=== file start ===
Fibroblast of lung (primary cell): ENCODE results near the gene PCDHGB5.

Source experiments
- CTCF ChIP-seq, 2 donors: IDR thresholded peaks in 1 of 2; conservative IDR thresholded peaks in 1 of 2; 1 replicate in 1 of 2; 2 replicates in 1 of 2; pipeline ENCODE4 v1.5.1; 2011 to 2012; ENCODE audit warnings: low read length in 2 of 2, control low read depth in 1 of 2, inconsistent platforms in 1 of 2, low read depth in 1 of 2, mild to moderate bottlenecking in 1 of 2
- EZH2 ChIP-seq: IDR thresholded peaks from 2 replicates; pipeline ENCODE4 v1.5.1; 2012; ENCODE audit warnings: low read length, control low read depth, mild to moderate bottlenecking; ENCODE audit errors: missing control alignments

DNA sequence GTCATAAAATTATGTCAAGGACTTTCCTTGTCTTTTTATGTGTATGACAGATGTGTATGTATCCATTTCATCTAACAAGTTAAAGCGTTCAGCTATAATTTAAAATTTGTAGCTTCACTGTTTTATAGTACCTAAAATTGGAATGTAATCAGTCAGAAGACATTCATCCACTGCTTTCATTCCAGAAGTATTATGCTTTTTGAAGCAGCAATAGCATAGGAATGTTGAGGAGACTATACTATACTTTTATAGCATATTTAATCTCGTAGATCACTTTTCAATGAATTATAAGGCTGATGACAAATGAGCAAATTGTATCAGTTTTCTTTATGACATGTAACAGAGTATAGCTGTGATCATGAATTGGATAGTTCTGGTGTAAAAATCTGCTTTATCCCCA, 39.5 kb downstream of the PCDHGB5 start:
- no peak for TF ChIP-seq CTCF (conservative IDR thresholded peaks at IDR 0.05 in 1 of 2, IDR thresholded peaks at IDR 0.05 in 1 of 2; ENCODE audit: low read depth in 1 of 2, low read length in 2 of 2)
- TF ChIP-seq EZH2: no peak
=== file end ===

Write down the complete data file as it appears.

Fibroblast of lung (primary cell): ENCODE results near the gene PCDHGB5.

Source experiments
- CTCF ChIP-seq, 2 donors: IDR thresholded peaks in 1 of 2; conservative IDR thresholded peaks in 1 of 2; 1 replicate in 1 of 2; 2 replicates in 1 of 2; pipeline ENCODE4 v1.5.1; 2011 to 2012; ENCODE audit warnings: low read length in 2 of 2, control low read depth in 1 of 2, inconsistent platforms in 1 of 2, low read depth in 1 of 2, mild to moderate bottlenecking in 1 of 2
- EZH2 ChIP-seq: IDR thresholded peaks from 2 replicates; pipeline ENCODE4 v1.5.1; 2012; ENCODE audit warnings: low read length, control low read depth, mild to moderate bottlenecking; ENCODE audit errors: missing control alignments

DNA sequence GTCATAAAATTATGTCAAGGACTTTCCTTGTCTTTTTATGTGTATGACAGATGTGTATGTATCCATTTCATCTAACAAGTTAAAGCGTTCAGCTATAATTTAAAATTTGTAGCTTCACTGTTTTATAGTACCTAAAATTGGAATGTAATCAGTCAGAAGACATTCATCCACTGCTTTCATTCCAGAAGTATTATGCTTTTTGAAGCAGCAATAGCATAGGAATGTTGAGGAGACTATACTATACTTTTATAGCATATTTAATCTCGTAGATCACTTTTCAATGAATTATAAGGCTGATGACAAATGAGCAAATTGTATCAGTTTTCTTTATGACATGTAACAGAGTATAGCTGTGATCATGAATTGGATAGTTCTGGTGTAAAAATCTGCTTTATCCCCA, 39.5 kb downstream of the PCDHGB5 start:
- no peak for TF ChIP-seq CTCF (conservative IDR thresholded peaks at IDR 0.05 in 1 of 2, IDR thresholded peaks at IDR 0.05 in 1 of 2; ENCODE audit: low read depth in 1 of 2, low read length in 2 of 2)
- TF ChIP-seq EZH2: no peak